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Think Of The Children (part 1)

As my wife recently started an at-home daycare, we have done testing of different child activity tracking applications that provide parents with updates about their child throughout the day (e.g. foods eaten, frequency of bathroom, playtime, etc.). Being a security researcher and not trying to judge a book by its cover, it seems like it’s hard to not bring out Burp Suite and verify a couple of things before settling on an application.

One of the researched applications appeared to perform proper authorization and authentication, but as you might guess, this was not the case. Let’s walk through one of the authorization issues discovered within the application.

Creating an entry (activity / update about the child)


Activity has been successfully created


The specific issue that I came across – and I’m finding this in an increasing number of tested web applications – arises from a lack of attention to verbose error messages in relation to functionality the user account shouldn’t have access to.  For example, the application allows users to add activities (what occurred during the day for your child – eat/sleep/bathroom use/etc.) and every parent can delete their child’s activities.  When attempting to delete an activity associated with a different parent’s child, the request doesn’t work (which is great)!  However, the error messaged received displays the parents name. The following screenshots walk through the process –

 Delete child’s activity


Here is the delete request as we would see through Burp Suite


We can see from the HTTP response that the status has been deleted. In the HTTP request the “ID” parameter refers to the specific activity entry. If we modify the “ID” parameter by incrementing / decrementing the number, the server will respond with messages containing other parent names. The following screenshots are examples of the responses –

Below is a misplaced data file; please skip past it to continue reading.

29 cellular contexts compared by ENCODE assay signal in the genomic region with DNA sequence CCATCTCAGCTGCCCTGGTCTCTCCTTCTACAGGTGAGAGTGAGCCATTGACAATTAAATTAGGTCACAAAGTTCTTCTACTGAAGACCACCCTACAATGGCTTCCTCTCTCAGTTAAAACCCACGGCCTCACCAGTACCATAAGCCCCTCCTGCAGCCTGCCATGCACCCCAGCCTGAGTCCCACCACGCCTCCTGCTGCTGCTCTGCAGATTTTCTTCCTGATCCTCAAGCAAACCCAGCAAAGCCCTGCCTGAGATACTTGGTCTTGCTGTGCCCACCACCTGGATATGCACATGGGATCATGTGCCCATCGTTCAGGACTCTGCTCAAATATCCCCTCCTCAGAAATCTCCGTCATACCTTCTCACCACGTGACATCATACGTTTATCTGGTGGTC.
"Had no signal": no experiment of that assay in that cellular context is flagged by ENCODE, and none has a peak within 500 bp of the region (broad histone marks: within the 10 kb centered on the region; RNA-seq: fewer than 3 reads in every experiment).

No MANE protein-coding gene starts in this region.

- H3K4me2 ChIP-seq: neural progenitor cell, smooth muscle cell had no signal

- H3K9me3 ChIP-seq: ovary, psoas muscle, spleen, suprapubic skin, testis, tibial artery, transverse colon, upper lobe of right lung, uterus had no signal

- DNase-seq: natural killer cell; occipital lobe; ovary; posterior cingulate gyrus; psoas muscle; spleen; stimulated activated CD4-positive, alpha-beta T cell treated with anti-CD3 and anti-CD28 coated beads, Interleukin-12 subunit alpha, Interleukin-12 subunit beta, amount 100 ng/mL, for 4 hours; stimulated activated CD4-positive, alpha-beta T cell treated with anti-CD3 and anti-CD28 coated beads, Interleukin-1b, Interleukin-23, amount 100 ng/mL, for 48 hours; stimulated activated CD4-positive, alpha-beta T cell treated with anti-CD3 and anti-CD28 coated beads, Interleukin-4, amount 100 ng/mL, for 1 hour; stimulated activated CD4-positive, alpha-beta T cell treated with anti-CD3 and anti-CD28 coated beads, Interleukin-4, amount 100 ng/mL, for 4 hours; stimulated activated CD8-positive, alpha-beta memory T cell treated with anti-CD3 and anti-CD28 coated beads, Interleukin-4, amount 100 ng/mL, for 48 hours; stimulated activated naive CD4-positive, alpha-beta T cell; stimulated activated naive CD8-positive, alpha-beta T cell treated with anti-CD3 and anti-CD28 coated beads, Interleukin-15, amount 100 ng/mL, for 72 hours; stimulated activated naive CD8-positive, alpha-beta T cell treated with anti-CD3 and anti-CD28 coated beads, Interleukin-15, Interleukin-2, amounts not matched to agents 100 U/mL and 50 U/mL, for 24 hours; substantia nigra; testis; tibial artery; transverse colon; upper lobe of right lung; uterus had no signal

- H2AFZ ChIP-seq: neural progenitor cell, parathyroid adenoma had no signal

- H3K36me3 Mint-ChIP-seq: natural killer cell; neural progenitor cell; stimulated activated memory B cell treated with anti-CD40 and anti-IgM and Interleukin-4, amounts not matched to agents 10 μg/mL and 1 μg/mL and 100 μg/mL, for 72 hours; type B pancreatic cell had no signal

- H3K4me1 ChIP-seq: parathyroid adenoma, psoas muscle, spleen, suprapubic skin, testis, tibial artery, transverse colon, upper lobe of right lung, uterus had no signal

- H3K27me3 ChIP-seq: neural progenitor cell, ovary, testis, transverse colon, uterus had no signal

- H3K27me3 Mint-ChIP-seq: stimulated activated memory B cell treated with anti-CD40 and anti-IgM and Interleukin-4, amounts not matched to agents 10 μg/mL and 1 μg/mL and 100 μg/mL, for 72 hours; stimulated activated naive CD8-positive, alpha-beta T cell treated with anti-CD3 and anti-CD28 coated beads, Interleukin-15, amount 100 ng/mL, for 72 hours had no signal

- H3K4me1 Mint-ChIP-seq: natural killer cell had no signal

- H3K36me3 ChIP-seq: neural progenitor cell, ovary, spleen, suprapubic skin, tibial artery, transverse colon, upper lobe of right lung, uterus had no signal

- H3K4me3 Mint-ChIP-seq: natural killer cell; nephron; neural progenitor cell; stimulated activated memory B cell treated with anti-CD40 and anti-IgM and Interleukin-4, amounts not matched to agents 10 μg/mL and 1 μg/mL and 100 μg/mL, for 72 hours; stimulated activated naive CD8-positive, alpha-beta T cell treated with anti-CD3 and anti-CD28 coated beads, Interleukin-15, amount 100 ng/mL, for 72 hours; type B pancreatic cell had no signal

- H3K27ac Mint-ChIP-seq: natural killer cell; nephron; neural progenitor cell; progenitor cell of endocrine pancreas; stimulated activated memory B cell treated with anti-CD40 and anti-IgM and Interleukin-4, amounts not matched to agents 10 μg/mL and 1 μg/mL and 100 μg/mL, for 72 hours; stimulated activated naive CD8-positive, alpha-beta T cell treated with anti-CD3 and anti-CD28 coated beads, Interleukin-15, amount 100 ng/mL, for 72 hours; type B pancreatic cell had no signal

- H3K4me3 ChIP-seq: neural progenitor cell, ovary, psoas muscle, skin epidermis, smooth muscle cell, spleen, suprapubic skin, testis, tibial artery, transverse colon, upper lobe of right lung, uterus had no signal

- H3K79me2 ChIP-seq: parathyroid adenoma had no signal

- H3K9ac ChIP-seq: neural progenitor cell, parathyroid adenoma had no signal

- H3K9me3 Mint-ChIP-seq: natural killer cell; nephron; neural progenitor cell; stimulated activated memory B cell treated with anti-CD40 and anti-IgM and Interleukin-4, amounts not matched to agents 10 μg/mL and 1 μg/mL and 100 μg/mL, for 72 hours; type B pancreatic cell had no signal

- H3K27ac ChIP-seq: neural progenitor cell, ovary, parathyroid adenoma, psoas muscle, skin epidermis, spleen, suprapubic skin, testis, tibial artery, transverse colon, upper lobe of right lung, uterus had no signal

First / Last name of parents


If someone wanted to enumerate several account users, the Burp Suite Intruder functionality could be utilized by setting the payload position to the ID parameter like in the following screenshot:


To start returning some valid responses, we can configure the payload with the following options –


Intruder also allows the configuration to display specific strings contained within the HTTP response. In this instance we can have the Intruder results display the account name:


With Intruder running, we can see that we are getting different length responses – resulting in different account users being disclosed.



When a user attempts to access information about other accounts within the application, the application should respond with “Your account does not have access” and nothing more. This message is perfect in relaying the correct amount of information. Applying the same concept to the activity delete functionality would prevent attackers from obtaining information about other users of the application. A resource that is commonly referred to at times would be OWASP – Access Control:

Disclosure Timeline:

Discovered: July 26th, 2019

Disclosed to vendor: July 29th, 2019

Vendor fix issued: August 1st, 2019

Confirmed fix: August 5th, 2019

NOTE – There’s a part 2 coming next week on another day care application!!!Talk to an Expert